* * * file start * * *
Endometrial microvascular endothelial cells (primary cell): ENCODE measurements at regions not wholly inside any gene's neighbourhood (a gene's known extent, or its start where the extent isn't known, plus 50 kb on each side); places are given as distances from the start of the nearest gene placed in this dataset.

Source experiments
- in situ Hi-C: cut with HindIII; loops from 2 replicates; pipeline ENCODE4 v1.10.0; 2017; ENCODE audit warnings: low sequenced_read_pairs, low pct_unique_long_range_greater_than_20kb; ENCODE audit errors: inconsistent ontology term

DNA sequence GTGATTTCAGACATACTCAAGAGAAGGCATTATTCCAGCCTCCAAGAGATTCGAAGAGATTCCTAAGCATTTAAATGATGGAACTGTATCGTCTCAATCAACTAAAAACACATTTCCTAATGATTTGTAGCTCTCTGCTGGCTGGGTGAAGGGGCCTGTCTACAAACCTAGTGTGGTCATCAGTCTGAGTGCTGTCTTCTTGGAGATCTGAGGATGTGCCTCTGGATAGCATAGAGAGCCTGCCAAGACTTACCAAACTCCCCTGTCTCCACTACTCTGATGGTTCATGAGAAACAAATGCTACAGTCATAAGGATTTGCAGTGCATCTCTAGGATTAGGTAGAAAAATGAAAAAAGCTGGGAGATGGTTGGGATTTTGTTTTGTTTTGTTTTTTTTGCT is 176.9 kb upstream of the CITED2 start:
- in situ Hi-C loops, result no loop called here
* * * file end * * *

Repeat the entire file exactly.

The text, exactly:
Endometrial microvascular endothelial cells (primary cell): ENCODE measurements at regions not wholly inside any gene's neighbourhood (a gene's known extent, or its start where the extent isn't known, plus 50 kb on each side); places are given as distances from the start of the nearest gene placed in this dataset.

Source experiments
- in situ Hi-C: cut with HindIII; loops from 2 replicates; pipeline ENCODE4 v1.10.0; 2017; ENCODE audit warnings: low sequenced_read_pairs, low pct_unique_long_range_greater_than_20kb; ENCODE audit errors: inconsistent ontology term

DNA sequence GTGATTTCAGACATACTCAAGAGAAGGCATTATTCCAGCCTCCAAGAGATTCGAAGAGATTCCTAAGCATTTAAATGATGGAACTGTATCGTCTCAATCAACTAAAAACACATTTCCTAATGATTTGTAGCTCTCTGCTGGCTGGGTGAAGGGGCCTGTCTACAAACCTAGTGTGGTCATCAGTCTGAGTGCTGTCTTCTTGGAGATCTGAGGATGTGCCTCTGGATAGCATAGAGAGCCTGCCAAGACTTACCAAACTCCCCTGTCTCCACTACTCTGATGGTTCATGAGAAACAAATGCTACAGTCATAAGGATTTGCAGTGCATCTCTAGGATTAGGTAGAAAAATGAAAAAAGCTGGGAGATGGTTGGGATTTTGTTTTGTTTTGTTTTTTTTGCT is 176.9 kb upstream of the CITED2 start:
- in situ Hi-C loops, result no loop called here